In conclusion, the present study suggested that the serotonergic system in the left occipital cortex is important in recognition of the paralinguistic prosodic change in ASD and that the serotonergic system in the right insula-striatum-operculum region is implicated in nurturing verbal ability in adults with ASD. Whereas dysfunction of the central serotonin system has been reported in individuals with ASD, we have now demonstrated that this deviation in some brain regions is associated with deficits in language ability and paralinguistic social voice processing.
Ten adult men with ASD (mean [SD] age, 30.3 [5.8] years; age range, 23–41 years) participated in the experiment. All subjects were right-handed native Japanese individuals with an intelligence quotient (IQ) greater than 70 (mean [SD] IQ, 102.2 [13.0]; IQ range, 85–130) as measured using the Wechsler Adult Intelligence Scale-Revised (WAIS-R)60 or the Wechsler Adult Intelligence Scale Third Edition (WAIS-III)61 (Table 3). The diagnosis of ASD was based on the DSM-51 and the Autism Diagnostic Observation Schedule–Generic (ADOS-G)62. All participants were screened using a Structured Clinical Interview for DSM-IV-TR diagnosis to exclude co-morbid psychiatric illness (e.g., intellectual disability) other than history of insomnia disorder or major depressive disorder. Individuals with a history of neurological disorder (e.g., epilepsy, head injury) were also excluded. The mean ADOS score (range) of the included participants was 13.3 (9–18). We used the VIQ component of the WAIS-R (one subject) or the WAIS-III (nine subjects) as an index of verbal ability. As a point of comparison for VIQ, we employed the performance intelligence quotient (PIQ) component of the WAIS-R or WAIS-III, a component that measures non-linguistic perceptual organization and processing speed. We also assessed anxiety and depressive symptoms using the STAI63 and SDS64, respectively, because those symptoms can be associated with the serotonergic system65,66.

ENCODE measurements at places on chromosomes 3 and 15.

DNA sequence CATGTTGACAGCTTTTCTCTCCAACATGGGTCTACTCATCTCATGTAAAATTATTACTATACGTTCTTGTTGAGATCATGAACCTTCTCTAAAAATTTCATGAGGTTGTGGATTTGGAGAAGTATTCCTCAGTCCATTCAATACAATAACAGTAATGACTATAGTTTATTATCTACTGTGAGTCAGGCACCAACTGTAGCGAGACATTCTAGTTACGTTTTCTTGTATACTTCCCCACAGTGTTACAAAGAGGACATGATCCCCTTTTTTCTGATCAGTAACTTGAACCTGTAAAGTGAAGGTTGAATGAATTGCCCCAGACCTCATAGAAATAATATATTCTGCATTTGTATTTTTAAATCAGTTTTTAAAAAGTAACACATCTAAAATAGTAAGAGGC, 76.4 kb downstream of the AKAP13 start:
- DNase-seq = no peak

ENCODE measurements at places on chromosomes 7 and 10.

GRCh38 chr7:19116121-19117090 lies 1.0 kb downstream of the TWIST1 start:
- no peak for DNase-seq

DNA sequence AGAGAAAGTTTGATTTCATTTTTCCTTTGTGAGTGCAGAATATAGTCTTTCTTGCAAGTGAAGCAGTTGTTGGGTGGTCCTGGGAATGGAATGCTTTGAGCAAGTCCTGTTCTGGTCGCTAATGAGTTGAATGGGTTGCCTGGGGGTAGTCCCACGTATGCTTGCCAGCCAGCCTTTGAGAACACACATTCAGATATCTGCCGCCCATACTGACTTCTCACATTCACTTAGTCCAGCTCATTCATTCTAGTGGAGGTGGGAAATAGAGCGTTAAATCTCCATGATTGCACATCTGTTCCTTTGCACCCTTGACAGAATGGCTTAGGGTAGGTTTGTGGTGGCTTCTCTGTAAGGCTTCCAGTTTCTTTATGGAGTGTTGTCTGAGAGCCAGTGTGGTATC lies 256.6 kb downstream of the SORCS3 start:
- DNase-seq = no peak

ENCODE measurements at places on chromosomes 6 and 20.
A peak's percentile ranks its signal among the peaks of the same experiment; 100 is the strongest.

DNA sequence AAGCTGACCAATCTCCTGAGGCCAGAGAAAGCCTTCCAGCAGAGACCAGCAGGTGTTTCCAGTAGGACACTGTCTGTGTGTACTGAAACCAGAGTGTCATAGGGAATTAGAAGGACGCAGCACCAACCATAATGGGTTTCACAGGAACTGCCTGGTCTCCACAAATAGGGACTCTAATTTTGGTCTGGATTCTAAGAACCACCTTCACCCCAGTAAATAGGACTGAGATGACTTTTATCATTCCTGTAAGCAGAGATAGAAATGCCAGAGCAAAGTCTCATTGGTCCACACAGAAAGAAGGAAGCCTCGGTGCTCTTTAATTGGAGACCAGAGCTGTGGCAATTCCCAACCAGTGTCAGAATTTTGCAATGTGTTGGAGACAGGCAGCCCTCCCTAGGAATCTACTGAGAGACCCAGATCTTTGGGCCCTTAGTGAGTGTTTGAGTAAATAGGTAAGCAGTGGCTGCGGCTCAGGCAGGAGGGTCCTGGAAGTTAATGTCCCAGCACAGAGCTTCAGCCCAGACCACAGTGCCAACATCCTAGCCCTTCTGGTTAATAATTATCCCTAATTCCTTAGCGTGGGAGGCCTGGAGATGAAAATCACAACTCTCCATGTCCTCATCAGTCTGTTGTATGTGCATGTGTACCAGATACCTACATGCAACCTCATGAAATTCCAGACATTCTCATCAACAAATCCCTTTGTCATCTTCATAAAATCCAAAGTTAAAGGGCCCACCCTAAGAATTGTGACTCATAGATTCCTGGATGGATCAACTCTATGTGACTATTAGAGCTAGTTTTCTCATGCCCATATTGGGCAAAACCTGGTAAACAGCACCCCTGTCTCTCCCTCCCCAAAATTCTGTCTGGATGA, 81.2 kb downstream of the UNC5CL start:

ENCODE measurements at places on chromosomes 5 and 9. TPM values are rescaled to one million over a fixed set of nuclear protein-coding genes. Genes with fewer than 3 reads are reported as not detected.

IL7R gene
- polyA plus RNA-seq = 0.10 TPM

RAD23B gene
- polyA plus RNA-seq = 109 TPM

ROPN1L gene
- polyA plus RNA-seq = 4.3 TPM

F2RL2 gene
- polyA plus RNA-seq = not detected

We added no restriction on clinical treatment in this study. Seven of the included patients were naïve to medical treatment for at least 6 months before the experiment. For three patients, medication including SSRI (1 patient) and benzodiazepines (3 patients) was applied continuously. The drug type and quantity were not changed for these patients for 4 weeks before measurements. Written informed consent was obtained from all participants with ASD prior to enrolment. The Ethics Committee of Kanazawa University Hospital and Hamamatsu University School of Medicine approved the methods and procedures used in this study, which was performed in accordance with the Declaration of Helsinki. The study was registered with the University Hospital Medical Information Network Clinical Trials Registry (number UMIN000011077). The participants were the same as those of a previously reported study67. Therefore, these experiments were conducted as an open-label, single-arm, non-randomized, and non-controlled study. First clinical assessment data, MEG and PET scan data (i.e. baseline data for an earlier cited study)67 were used for the present study.